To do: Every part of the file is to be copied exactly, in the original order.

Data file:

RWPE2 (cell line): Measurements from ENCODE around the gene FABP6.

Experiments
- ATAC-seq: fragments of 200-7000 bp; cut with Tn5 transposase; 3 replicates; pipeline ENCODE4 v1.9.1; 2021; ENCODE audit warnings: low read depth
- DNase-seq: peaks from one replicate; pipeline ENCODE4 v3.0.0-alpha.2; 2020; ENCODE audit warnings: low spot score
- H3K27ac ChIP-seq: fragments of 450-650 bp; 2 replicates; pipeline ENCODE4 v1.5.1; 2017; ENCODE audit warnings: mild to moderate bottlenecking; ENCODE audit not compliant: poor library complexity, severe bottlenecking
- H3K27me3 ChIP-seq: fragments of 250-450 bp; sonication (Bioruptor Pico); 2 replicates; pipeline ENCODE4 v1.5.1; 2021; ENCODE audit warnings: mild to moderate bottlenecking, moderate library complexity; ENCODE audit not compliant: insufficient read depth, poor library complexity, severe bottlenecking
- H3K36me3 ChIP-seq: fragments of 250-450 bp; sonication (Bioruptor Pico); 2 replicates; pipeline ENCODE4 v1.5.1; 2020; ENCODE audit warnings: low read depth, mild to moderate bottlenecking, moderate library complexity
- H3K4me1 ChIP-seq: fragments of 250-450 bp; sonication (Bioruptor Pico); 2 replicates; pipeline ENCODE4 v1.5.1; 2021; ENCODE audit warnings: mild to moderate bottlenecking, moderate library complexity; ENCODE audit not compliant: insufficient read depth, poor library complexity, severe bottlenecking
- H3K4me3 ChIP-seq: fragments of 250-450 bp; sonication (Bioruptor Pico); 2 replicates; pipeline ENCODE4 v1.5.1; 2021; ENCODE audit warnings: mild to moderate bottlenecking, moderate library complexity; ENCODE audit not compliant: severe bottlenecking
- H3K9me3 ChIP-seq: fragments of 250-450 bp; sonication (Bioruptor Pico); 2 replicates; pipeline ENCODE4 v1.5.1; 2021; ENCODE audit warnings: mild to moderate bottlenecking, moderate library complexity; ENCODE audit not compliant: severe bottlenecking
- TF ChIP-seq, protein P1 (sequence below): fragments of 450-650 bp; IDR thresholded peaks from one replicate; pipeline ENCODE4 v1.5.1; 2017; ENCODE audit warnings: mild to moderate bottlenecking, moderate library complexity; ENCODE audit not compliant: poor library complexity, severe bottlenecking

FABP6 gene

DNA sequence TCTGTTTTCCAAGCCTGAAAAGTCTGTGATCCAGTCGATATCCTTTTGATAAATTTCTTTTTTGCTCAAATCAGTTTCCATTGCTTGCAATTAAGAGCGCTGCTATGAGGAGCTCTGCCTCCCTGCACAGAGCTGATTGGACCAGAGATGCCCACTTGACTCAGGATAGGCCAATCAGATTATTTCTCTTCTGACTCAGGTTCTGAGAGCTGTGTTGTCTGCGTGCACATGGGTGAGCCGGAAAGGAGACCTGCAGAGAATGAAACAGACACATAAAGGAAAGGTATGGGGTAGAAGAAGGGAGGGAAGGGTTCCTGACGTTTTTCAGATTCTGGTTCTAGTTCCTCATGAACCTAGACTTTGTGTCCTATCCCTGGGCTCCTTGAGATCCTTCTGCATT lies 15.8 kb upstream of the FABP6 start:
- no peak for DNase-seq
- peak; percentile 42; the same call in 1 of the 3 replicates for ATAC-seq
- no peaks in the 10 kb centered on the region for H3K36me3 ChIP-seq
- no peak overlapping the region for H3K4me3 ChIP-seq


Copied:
RWPE2 (cell line): Measurements from ENCODE around the gene FABP6.

Experiments
- ATAC-seq: fragments of 200-7000 bp; cut with Tn5 transposase; 3 replicates; pipeline ENCODE4 v1.9.1; 2021; ENCODE audit warnings: low read depth
- DNase-seq: peaks from one replicate; pipeline ENCODE4 v3.0.0-alpha.2; 2020; ENCODE audit warnings: low spot score
- H3K27ac ChIP-seq: fragments of 450-650 bp; 2 replicates; pipeline ENCODE4 v1.5.1; 2017; ENCODE audit warnings: mild to moderate bottlenecking; ENCODE audit not compliant: poor library complexity, severe bottlenecking
- H3K27me3 ChIP-seq: fragments of 250-450 bp; sonication (Bioruptor Pico); 2 replicates; pipeline ENCODE4 v1.5.1; 2021; ENCODE audit warnings: mild to moderate bottlenecking, moderate library complexity; ENCODE audit not compliant: insufficient read depth, poor library complexity, severe bottlenecking
- H3K36me3 ChIP-seq: fragments of 250-450 bp; sonication (Bioruptor Pico); 2 replicates; pipeline ENCODE4 v1.5.1; 2020; ENCODE audit warnings: low read depth, mild to moderate bottlenecking, moderate library complexity
- H3K4me1 ChIP-seq: fragments of 250-450 bp; sonication (Bioruptor Pico); 2 replicates; pipeline ENCODE4 v1.5.1; 2021; ENCODE audit warnings: mild to moderate bottlenecking, moderate library complexity; ENCODE audit not compliant: insufficient read depth, poor library complexity, severe bottlenecking
- H3K4me3 ChIP-seq: fragments of 250-450 bp; sonication (Bioruptor Pico); 2 replicates; pipeline ENCODE4 v1.5.1; 2021; ENCODE audit warnings: mild to moderate bottlenecking, moderate library complexity; ENCODE audit not compliant: severe bottlenecking
- H3K9me3 ChIP-seq: fragments of 250-450 bp; sonication (Bioruptor Pico); 2 replicates; pipeline ENCODE4 v1.5.1; 2021; ENCODE audit warnings: mild to moderate bottlenecking, moderate library complexity; ENCODE audit not compliant: severe bottlenecking
- TF ChIP-seq, protein P1 (sequence below): fragments of 450-650 bp; IDR thresholded peaks from one replicate; pipeline ENCODE4 v1.5.1; 2017; ENCODE audit warnings: mild to moderate bottlenecking, moderate library complexity; ENCODE audit not compliant: poor library complexity, severe bottlenecking

FABP6 gene

DNA sequence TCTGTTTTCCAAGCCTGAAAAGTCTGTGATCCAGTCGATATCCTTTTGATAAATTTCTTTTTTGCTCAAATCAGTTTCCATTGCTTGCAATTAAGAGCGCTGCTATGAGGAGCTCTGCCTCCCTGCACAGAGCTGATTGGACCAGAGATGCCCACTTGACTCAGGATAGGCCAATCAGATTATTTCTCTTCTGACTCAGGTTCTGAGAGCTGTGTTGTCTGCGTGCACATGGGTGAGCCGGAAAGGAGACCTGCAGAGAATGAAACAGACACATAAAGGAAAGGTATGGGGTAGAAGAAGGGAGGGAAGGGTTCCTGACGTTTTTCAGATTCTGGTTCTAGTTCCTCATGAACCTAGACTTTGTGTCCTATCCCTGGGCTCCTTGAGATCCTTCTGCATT lies 15.8 kb upstream of the FABP6 start:
- no peak for DNase-seq
- peak; percentile 42; the same call in 1 of the 3 replicates for ATAC-seq
- no peaks in the 10 kb centered on the region for H3K36me3 ChIP-seq
- no peak overlapping the region for H3K4me3 ChIP-seq